Installing Plunger Lift Systems In Gas Wells
workovers may take one day, wells more than 8,000 feet deep will require more than one day of workover time. Depending on the well, from 1 to 15 workovers can be required per year. These costs are avoided by using a plunger lift.
Recovered salvage value when replacing a beam lift. If the plunger being installed is replacing a beam lift, extra income and a better economic return are realized from the salvage value of the old production hardware. Exhibit 7 shows the salvage value that may be obtained by selling the surplus pumping units. In some cases, salvage sales alone may pay for the installation of plunger lifts.
Exhibit 7: Salvage Valuea of Legacy Equipment When Converting from Beam Lift to Plunger Lift Operations
Capital Savings from Salvaging Equipment
Methane Content of Natural Gas
The average methane content of natural gas varies by natural gas industry sector. The Natural Gas STAR Program assumes the following methane content of natural gas when estimating methane savings for Partner Reported Opportunities.
Transmission and Distribution
greatly from the salvage value of the surplus beam lift equipment, yielding an immediate payback. Even if the salvage value is not recovered, the project may yield payback after only a few months depending on the well’s productivity.
Size of Pumping Unit (inch-lbs
Equipment Salvage Value ($)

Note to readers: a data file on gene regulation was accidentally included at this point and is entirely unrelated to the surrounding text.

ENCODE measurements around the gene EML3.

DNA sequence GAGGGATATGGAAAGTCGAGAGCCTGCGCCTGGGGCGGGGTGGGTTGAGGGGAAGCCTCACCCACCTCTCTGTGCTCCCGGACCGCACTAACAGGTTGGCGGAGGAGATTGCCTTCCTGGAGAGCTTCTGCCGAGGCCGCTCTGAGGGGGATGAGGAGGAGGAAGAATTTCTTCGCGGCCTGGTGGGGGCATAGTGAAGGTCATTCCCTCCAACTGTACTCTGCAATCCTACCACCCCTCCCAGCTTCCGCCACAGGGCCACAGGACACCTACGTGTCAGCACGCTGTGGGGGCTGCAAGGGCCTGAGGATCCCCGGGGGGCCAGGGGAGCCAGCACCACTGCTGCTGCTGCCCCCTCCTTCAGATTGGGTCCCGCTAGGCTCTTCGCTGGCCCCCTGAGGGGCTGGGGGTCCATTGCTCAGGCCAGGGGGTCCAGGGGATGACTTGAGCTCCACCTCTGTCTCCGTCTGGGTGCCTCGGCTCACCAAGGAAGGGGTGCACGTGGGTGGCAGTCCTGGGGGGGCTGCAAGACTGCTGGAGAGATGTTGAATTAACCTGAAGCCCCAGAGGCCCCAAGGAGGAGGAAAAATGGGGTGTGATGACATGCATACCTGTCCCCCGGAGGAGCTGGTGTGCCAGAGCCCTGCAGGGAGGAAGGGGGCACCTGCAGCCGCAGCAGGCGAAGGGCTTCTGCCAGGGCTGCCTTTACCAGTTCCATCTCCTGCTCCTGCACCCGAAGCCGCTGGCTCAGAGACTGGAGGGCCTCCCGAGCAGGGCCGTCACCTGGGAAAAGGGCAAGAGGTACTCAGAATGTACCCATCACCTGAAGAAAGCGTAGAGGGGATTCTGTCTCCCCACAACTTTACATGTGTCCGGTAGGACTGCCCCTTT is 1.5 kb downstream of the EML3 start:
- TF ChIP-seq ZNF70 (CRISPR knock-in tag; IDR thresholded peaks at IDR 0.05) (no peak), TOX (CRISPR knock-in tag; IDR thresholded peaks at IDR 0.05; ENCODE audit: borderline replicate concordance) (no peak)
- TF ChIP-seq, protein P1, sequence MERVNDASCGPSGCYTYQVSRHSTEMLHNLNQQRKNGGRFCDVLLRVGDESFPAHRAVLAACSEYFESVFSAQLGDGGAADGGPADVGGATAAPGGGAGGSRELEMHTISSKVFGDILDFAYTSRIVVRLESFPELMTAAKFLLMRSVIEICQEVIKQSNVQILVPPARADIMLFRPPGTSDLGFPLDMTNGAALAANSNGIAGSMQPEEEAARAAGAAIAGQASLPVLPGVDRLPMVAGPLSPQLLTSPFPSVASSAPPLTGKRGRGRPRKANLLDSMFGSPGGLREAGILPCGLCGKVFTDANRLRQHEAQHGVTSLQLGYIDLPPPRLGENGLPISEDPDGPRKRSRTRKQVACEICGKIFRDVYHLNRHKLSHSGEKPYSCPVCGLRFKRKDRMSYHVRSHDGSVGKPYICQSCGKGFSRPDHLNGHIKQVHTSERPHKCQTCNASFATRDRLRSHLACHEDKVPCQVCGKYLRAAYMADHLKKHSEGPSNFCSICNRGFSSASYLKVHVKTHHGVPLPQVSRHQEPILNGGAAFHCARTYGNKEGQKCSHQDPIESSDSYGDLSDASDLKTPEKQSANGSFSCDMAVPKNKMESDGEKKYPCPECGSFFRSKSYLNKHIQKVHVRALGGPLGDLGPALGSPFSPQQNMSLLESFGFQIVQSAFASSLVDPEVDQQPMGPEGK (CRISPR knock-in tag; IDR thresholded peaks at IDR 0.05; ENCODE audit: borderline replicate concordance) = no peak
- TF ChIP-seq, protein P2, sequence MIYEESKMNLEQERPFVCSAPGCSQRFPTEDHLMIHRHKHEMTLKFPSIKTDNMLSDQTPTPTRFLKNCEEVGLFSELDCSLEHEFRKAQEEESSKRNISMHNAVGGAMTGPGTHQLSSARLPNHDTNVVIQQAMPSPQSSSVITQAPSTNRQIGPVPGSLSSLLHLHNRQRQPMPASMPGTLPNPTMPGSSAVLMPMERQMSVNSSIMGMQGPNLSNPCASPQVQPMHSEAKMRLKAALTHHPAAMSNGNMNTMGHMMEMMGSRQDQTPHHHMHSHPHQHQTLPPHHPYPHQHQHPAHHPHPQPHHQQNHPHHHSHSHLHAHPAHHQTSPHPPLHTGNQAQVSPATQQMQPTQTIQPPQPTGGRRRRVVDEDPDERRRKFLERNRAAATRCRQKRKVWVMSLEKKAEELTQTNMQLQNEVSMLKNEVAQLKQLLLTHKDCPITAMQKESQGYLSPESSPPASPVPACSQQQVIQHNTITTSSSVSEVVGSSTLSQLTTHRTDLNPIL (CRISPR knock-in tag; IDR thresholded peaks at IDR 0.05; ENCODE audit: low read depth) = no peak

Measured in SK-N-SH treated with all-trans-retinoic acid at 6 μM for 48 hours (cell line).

to evaluate the economics of a hypothetical 100 Mcfd well at which a plunger lift is installed to replace blowdown as the method for removing liquid from the
well. Assuming the per day, the annual
increased production is 20 Mcf increase in production is 7,300
blowdowns per Mcf per year.
Exhibit 8: Cost Comparison of Plunger Lift vs. Other Options
Salvage costs include low estimate sale value of pumping unit, electric motor, and rod string.
Step 4: Evaluate the plunger lift’s economics.
A basic cash flow analysis can be used to compare the costs and benefits of a plunger lift with other liquid removal options. Exhibit 8 shows a summary of the costs associated with each option.
Traditional Beam Lift
Capital and Startup Costs
$1,943 - $7,772
$25,907 - $51,813
$1,300 - $19,500/yr
Economics of Replacing a Beam Lift with a Plunger Lift. In Exhibit 9 the data from Exhibit 8 is used to model a hypothetical 100 Mcfd well and to evaluate the economics of plunger lift installation. The increase in production is 20 Mcf per day, yielding an annual increase in production of 7,300 Mcf. Assuming one workover per year prior to installation,
the switch to a plunger lift also provides 2
Mcf of profits
$1,000 - $7,300/yr
($12,000 - $41,500)
Includes soaping, swabbing, and blowing down. For traditional beam lift, maintenance costs include workovers and assume 1 to 15 workovers per year at $1,300 per workover. Costs may vary depending on the nature of the liquid. Electricity costs for plunger lift: assume the lift is solar and well powered. a b c d